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Series: Faith in God

Last week we looked at the importance of faith. It’s crucial to our Christian lives because as James (1:7) tells us, without it, we should not “expect to receive anything from the Lord.” But with faith, as Jesus tells us (Mark 9:23) “all things are possible.” All that God has for us is made available to us by faith. This is how we receive from God.

Today we look at the kind of faith that receives from God, getting a bit more specific. There are actually three parts to faith. And if you want to receive from God, you need all three of these working in your life.

Let’s jump right in. First of all, you need –

1. A word from God

You need something from God concerning his will and his purpose to believe in. You need something to stand on; something to claim that comes from God, not from your own mind or what someone else thought up.

Jeremiah 23:16 speaks of “vain hopes” that are not based on God’s word, but the words of people who have not heard from God. And this is what our faith is if it’s not based on what God says – “vain hope.” Rather, as the Psalmist says to God, we are to “hope in your word” – Psalm 119:114.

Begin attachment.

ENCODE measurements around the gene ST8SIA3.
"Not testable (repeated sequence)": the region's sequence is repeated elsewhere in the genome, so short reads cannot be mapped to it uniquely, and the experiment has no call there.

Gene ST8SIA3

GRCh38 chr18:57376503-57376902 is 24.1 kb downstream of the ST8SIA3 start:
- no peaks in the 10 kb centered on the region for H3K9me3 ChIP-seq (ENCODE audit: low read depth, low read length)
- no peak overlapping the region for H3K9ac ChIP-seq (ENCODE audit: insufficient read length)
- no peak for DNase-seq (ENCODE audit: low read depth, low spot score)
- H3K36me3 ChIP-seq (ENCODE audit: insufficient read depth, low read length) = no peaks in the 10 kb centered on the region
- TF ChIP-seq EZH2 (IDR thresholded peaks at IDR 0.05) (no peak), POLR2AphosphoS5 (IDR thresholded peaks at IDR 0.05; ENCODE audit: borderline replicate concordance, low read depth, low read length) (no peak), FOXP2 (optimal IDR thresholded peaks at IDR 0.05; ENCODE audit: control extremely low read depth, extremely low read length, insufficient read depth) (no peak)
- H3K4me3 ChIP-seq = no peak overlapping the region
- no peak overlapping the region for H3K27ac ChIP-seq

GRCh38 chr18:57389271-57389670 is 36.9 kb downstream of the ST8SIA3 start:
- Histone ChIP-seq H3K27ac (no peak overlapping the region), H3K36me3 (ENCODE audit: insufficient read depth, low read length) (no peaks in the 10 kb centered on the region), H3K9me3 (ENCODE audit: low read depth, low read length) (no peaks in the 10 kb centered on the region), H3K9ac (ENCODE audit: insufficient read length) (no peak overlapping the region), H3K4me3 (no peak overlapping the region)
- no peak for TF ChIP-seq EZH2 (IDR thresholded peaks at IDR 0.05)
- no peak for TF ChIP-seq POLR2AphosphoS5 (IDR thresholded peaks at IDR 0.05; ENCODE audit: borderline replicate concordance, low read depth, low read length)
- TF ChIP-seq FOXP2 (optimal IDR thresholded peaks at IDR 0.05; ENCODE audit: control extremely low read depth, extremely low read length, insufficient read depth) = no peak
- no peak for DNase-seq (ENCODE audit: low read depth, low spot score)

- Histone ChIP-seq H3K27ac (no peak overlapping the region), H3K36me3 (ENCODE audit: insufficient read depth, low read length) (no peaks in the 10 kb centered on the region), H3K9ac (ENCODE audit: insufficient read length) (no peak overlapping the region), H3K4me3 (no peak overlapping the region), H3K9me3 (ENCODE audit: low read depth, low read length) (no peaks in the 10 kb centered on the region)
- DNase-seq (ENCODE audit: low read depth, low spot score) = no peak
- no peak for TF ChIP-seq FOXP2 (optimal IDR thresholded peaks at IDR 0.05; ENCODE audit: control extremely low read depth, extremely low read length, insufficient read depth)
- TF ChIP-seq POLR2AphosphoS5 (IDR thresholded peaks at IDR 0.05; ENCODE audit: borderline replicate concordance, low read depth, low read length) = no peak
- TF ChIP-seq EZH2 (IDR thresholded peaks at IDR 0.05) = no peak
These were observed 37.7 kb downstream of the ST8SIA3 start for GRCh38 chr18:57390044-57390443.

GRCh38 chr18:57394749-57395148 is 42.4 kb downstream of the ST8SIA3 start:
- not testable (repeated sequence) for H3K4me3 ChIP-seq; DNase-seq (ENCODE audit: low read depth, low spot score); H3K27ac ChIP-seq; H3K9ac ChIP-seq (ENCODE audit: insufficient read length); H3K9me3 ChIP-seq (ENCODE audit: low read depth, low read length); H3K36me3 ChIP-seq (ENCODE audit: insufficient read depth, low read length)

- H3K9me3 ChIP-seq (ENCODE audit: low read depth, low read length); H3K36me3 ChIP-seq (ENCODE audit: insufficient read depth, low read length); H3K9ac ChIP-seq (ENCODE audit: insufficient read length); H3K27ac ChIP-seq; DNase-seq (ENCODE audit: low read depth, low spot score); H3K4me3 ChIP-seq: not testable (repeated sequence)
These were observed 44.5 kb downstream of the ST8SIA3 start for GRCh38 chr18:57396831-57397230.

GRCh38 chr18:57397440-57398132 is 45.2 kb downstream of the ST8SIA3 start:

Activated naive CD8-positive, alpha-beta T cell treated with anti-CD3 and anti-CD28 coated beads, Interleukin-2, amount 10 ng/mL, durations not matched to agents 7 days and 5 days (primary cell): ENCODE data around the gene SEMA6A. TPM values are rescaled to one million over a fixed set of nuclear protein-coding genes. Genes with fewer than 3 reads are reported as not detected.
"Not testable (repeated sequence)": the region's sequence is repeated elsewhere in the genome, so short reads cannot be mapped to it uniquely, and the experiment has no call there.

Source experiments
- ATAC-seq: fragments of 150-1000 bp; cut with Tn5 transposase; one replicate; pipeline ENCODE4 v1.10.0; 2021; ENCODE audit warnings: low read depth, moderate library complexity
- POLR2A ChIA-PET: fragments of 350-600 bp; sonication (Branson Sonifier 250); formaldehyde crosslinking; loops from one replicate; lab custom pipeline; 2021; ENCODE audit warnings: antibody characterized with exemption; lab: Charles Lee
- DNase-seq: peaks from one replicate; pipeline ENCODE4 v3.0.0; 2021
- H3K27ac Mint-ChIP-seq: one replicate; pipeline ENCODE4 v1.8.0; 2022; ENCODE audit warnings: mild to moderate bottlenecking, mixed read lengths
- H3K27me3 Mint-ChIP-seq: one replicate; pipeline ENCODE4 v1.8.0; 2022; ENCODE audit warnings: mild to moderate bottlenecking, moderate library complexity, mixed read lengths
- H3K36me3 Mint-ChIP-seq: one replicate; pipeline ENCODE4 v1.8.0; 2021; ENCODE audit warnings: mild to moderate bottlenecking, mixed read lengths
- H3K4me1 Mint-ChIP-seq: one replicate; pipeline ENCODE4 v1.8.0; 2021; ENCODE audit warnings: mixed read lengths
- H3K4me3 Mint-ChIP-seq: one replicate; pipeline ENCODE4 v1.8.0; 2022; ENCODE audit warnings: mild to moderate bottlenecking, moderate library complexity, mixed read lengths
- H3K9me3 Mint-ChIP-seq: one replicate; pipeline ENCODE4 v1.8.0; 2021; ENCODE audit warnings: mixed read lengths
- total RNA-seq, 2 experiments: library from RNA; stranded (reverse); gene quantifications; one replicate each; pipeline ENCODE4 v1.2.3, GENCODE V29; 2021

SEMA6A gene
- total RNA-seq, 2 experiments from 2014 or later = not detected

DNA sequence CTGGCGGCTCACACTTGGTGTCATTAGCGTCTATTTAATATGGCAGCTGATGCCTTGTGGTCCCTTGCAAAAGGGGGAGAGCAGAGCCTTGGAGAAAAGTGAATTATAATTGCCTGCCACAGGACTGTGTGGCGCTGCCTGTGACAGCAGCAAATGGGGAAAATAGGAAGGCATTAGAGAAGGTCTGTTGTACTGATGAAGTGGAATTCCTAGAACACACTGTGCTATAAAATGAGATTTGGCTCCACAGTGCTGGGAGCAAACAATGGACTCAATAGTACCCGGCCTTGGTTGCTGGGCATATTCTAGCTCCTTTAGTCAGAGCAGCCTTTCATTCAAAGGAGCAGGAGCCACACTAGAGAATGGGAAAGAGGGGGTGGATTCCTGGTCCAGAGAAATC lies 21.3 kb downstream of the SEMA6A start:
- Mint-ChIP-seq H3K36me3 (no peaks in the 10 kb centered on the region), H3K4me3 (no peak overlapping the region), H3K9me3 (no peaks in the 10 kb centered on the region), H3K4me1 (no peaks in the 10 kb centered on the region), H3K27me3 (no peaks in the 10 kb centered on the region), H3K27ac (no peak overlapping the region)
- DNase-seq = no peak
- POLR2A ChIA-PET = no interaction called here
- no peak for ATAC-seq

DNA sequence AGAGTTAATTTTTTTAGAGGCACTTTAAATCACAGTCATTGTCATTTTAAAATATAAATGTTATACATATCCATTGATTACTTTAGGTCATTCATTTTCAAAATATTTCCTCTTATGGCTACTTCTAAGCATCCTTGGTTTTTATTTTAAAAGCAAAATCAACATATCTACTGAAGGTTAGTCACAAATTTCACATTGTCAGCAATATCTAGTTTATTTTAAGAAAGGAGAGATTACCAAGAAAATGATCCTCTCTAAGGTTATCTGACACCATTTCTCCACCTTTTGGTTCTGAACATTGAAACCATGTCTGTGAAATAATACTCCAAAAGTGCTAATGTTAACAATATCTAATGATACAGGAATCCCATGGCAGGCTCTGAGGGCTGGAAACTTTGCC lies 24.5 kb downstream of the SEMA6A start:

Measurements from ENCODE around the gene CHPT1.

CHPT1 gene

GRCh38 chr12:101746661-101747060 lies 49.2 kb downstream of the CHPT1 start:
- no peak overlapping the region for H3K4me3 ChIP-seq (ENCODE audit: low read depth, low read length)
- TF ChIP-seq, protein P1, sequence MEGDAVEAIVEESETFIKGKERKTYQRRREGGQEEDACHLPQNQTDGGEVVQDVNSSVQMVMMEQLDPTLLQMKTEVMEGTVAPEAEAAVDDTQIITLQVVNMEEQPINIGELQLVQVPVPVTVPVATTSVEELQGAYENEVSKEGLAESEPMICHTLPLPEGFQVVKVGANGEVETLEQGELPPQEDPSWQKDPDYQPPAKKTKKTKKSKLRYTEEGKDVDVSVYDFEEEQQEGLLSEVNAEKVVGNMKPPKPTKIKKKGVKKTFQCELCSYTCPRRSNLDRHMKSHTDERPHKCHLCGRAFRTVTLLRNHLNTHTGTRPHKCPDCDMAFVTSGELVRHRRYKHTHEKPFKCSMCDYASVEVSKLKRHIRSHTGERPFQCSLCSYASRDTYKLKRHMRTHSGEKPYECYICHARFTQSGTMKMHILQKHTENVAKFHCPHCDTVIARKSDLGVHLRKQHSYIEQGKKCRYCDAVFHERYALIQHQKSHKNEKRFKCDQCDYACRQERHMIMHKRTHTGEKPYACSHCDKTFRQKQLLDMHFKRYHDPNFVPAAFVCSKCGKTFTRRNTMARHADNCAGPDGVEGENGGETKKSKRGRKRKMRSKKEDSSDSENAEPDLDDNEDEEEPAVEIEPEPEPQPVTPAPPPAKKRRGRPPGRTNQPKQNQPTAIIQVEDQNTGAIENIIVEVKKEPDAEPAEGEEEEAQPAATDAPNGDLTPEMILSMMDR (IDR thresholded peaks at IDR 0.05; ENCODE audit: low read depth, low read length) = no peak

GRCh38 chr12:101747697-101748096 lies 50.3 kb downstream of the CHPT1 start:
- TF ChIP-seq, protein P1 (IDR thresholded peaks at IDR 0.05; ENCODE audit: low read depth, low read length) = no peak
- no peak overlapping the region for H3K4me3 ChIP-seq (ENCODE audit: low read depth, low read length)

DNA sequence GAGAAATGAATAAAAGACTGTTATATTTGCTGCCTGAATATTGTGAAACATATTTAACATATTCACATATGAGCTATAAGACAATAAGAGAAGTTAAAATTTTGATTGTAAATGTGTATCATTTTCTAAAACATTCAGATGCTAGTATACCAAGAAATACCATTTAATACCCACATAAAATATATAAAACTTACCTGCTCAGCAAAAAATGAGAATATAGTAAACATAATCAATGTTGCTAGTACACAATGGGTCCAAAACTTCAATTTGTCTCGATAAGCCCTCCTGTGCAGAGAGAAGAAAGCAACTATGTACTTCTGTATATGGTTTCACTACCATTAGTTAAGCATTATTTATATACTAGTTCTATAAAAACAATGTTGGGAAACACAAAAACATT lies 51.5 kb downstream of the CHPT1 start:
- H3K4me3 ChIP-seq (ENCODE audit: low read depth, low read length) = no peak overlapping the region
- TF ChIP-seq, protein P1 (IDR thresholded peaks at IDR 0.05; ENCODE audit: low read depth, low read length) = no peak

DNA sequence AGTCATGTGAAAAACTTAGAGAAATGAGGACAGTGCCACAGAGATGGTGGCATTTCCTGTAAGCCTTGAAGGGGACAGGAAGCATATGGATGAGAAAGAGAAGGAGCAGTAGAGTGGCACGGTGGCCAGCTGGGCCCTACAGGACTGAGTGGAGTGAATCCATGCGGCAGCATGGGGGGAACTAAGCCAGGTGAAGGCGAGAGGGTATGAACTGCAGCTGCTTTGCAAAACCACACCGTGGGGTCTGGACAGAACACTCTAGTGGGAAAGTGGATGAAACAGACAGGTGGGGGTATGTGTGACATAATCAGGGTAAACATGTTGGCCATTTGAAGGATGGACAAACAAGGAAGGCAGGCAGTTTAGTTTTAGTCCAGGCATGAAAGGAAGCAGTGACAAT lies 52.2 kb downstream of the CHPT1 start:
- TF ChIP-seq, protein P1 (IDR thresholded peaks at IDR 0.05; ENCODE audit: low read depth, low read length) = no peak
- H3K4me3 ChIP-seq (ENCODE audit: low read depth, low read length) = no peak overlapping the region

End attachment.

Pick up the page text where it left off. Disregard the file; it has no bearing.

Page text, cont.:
What we need is a knowledge of God’s promises; an understanding of God’s word; and the ability to hear God’s voice by the Spirit speaking to us. This is what makes faith possible.

As we saw last week, Abraham had a promise from God for a son. He had something from God to stand on.

  • In Genesis 12:2 the Lord said, “I will make you a great nation,” which means he has to have a child.
  • God said in Genesis 12:7, “To your offspring I will give this land.”
  • And in Genesis 17:16 God said more specifically, “I will give you a son by Sarah.”

As we see in this example, from “the man of faith” as Paul calls him (Galatians 3:9) our faith must be grounded in a word from God. Without this it’s fake faith; it’s simply presumption on our part, not faith. Without a word from God we will find ourselves vainly waiting on God to do something he never said he would do! We’ll talk more about this in a later message.

Second, you need –

2. Firm trust

I also call this “faith proper,” because this is what Scripture usually means when it talks about faith.

Hebrews 11:1 speaks of this. “Now faith is the assurance of things hoped for, the conviction of things not seen.” First of all, we have “things hoped for” and “things not seen.” These refer to what we are looking for God to do, based on his word to us. What we are hoping for but can’t see yet.

The firm trust is referred to by the word “assurance”, or it can also be translated “confidence.” And also by the word “conviction” which can be translated “certainty.” So, firm trust means being sure of God’s word to us. Being certain in our hearts that what God has said to us, God can and will do.